Discoveries

Fragile beauty: ceramic art in Russia

Pottery counts among the oldest crafts on earth, yet is only now getting more and more popular as a medium of contemporary art. Meet five Russian artists who work with ceramics in unconventional ways.

Daria Krotova-Schlosser
An artist, neuropsychologist and art critic, Daria Krotova-Schlosser (b. 1971) has been working with ceramics in Russia and France since 1997. She has also developed a ceramics course for children with autism and Asperger’s syndrome at the State Tretyakov Gallery. At present, she is based in the Provence region in France. She often uses unfired clay for her conceptual installations and sculptures: untouched by fire or glazing, the material reveals its raw, natural substance. Visually arresting, her slightly surreal works give a lot of food for thought to the viewers. Her riddles always avoid direct interpretation, be it a host of angelic faces flying in the air or scattered porcelain bones from a fictitious archaeological site in Butovo, one of Moscow’s remote dormitory suburbs.

Daria Neretina
Born in Moscow in 1988 and based there, Daria Neretina studied ceramics in her home town and at London’s Goldsmith university, where she took part in a student exchange programme. From the very beginning of her career she started to develop a very complex visual vocabulary. Neretina’s installations combine her own ceramic works with other materials, such as glass, wood and metal, as well as found objects, ranging from dried plants to toy railroads. The artist is fascinated by the beauty of organic forms: fruits and plants often recur in her works. She tries to re-interpret their traditional symbolic meanings, weaving them into a tangled web of allusions and not-so-obvious cultural references. Her works have been exhibited at the Moscow Museum of Modern Art and other museums, as well as private galleries in Moscow, Venice and Milan.

Ludmila Krutikova
The visual language of Moscow-based Ludmila Krutikova is an unconventional combination of graphics and ceramic sculpture. A skilled and passionate draughtsman, she explores the realm of geometric abstraction, both in 2D and 3D. Her colourful works can exist as single objects, but often develop into complex installations composed of many similar elements. The artist recently started to incorporate light into her sculptures. Her new series ‘Litophania’ consists of porcelain panels lit from behind, which can look strikingly different, depending on the lighting conditions. With the light on, they remind one of exquisite monochrome graphics, emitting a soft heart-warming glow. When the light is turned off, the interplay of shades instantly gives the work its third dimension: drawings turn into bas-reliefs as if by magic.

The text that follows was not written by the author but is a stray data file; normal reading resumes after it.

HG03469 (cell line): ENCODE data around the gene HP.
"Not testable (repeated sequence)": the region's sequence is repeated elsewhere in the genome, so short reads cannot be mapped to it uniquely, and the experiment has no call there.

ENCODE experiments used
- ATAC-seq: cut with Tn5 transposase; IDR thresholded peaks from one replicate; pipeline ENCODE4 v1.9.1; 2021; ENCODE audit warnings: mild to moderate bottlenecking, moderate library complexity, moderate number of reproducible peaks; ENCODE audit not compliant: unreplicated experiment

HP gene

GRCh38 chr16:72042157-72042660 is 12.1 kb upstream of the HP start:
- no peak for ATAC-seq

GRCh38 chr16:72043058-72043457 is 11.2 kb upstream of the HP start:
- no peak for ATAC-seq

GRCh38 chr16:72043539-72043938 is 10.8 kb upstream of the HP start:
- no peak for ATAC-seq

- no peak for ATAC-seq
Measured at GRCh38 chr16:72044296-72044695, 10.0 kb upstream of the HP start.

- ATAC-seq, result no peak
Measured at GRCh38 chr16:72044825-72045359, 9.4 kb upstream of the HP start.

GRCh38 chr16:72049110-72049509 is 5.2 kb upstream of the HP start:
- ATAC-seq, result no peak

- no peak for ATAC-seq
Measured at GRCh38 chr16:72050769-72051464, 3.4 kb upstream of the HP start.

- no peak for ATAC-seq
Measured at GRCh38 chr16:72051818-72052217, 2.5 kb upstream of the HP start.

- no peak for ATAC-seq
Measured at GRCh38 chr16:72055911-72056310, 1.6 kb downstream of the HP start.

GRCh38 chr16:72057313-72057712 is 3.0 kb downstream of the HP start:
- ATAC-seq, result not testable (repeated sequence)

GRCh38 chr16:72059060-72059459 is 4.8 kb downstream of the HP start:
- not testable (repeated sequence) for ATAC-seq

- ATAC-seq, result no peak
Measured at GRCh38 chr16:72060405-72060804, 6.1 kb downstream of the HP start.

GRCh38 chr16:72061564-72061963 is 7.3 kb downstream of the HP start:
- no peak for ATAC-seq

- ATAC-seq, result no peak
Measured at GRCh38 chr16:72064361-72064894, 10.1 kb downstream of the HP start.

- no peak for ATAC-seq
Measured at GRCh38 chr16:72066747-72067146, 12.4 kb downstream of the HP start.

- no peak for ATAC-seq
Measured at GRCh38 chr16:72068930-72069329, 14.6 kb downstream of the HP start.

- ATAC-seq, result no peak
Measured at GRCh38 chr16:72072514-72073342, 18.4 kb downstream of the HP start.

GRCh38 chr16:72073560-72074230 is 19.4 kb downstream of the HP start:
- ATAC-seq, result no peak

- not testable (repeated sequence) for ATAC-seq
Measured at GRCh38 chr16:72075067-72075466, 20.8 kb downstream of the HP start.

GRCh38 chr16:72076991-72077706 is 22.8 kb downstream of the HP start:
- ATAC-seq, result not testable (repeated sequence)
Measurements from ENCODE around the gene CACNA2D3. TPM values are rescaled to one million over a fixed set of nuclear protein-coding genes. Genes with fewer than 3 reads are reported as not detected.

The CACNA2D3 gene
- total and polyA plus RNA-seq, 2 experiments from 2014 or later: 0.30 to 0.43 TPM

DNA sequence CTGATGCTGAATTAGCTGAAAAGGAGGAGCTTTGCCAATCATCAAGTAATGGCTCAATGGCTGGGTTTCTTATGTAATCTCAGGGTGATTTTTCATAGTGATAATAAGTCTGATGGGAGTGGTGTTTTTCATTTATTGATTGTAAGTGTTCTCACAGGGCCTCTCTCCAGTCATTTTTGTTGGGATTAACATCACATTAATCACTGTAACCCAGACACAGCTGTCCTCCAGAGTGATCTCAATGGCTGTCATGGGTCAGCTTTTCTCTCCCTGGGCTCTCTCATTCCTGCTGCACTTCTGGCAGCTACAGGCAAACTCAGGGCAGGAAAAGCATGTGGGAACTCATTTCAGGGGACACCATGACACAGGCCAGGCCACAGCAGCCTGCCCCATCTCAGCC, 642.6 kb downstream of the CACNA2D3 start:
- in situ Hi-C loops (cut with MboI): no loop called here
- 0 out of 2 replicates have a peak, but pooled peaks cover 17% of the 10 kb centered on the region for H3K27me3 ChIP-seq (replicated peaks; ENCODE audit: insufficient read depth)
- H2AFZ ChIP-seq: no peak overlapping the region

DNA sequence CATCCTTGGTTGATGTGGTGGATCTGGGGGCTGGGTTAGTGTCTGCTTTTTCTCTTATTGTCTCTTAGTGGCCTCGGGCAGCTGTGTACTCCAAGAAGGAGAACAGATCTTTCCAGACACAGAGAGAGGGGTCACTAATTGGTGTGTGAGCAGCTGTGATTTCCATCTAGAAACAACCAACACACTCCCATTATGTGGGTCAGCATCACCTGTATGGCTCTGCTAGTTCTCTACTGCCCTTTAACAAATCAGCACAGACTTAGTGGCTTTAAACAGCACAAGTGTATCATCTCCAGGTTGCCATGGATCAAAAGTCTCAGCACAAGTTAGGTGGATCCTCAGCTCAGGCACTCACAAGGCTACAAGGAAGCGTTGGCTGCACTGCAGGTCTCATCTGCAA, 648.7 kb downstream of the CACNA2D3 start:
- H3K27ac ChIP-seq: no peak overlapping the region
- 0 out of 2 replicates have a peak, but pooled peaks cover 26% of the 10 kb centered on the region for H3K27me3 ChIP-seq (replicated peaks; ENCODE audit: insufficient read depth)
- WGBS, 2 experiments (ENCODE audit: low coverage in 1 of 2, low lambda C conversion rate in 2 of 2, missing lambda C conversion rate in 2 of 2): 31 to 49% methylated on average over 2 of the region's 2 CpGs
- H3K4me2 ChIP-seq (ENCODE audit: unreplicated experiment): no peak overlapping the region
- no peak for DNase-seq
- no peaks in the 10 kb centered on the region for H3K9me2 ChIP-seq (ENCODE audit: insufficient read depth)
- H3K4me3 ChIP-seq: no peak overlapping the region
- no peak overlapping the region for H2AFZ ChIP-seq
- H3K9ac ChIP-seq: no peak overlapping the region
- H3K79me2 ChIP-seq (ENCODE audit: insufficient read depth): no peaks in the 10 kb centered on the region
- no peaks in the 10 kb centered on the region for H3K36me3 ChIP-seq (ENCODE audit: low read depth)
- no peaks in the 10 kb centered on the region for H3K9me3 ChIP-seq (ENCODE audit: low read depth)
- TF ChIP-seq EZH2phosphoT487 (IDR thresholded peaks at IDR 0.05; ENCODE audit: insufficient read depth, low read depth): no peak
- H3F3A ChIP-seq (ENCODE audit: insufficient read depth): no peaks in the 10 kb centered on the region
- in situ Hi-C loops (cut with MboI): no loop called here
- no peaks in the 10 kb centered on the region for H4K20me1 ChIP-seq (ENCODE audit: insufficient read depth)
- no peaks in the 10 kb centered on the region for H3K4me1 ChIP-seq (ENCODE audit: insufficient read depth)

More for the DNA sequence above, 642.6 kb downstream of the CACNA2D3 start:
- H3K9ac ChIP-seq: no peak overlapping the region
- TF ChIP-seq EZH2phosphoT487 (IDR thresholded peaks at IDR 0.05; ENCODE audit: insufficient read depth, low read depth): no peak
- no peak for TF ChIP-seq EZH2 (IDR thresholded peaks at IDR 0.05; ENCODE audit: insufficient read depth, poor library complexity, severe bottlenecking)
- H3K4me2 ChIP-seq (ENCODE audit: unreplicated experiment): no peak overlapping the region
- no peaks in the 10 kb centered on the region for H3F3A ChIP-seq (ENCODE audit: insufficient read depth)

Daria Surovtseva
“I create less an object than the vibrations that emanate from it,” Daria Surovtseva says about her works. Born in Moscow in 1980 and based in Paris, she comes from a family of sculptors. Surovtseva’s favourite materials are porcelain, stainless steel and plexiglass, which she often combines to create mysterious sophisticated forms, vaguely reminiscent of corals or fossils. “The subject of my sculpture is unreal, ephemeral,” she says. “Only the movement of its impulses and the currents that animate it matter.” Her creations are both abstract and organic, lifeless and alarmingly alive. Surovtseva’s works are included in the collections of the State Russian Museum in St. Petersburg, the Moscow Museum of Modern Art, the State Tsaritsyno Museum and Nature Reserve in Moscow, among others.

Sophia Israel

Moscow-based Sophia Israel (b. 1983) studied ceramics at the Bezalel Academy of Arts and Design in Jerusalem. The versatile artist creates witty conceptual sculptures, as well as quirky, yet fully functional teapots and cups, adorned with human and animal figures. She even tries to breathe new life into her fragile creations by shooting ceramics-based animation films. In many of her projects, Israel establishes surprising connections between her craft and science, from neurophysiology to philosophy. Her Museum of Brain project, dedicated to a real such museum, dating back to Soviet times and hidden within the premises of a research institute, is a witty take on Art & Science in general. Her series of ceramic bed-warmers decorated with portraits of writers and philosophers gives a new and humorous dimension to the intellectual cult of “iconic thinkers”.

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